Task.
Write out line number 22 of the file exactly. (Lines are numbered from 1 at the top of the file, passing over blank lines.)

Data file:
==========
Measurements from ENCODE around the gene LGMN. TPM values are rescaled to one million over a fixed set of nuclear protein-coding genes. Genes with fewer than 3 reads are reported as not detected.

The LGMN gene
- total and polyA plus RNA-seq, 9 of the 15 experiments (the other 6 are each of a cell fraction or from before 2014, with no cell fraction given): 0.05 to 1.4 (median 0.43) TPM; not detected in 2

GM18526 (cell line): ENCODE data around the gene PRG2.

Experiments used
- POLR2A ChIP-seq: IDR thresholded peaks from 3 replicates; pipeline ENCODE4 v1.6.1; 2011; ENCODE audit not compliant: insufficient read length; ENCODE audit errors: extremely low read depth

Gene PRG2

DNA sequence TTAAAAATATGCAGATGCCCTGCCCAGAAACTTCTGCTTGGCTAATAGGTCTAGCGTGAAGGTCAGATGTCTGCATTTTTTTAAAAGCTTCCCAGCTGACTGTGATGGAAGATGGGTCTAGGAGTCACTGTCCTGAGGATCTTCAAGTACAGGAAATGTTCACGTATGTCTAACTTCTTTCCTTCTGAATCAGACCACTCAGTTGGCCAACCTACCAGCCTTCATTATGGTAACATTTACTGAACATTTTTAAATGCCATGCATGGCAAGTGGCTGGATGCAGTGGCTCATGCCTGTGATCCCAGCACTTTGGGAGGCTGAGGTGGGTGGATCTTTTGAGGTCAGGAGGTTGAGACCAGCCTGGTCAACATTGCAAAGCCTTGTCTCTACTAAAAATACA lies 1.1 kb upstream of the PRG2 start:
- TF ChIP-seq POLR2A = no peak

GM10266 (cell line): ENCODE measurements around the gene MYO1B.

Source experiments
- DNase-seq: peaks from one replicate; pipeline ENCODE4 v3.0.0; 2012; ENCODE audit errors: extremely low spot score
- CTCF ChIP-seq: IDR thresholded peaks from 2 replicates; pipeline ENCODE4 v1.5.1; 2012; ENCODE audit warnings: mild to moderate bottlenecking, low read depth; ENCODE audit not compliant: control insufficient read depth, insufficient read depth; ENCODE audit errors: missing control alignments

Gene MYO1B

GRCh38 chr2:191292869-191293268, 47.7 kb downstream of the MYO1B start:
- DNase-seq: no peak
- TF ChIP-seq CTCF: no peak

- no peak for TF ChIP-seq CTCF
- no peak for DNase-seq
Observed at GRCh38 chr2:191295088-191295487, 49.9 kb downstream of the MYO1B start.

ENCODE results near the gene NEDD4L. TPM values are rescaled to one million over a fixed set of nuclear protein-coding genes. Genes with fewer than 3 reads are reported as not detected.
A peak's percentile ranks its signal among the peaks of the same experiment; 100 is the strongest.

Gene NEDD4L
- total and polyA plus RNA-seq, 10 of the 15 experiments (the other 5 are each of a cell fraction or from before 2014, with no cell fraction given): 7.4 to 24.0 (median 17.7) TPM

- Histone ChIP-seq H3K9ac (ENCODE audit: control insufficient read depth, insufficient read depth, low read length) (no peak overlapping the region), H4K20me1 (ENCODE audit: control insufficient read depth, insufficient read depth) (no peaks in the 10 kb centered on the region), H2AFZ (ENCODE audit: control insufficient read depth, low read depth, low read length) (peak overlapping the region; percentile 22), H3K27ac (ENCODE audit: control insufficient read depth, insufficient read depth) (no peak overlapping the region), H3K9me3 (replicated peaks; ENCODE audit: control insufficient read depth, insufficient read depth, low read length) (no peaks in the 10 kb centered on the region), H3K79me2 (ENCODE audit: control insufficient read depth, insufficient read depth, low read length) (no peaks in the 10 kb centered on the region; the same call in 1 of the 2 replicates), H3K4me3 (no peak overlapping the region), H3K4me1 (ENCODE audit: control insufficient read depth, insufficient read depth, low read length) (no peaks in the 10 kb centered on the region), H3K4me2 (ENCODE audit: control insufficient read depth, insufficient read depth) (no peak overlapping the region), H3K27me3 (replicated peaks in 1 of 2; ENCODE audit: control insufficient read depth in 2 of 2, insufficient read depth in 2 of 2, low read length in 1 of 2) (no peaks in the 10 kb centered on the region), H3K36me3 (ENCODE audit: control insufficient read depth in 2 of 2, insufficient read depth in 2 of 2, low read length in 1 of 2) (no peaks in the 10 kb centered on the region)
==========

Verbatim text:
A peak's percentile ranks its signal among the peaks of the same experiment; 100 is the strongest.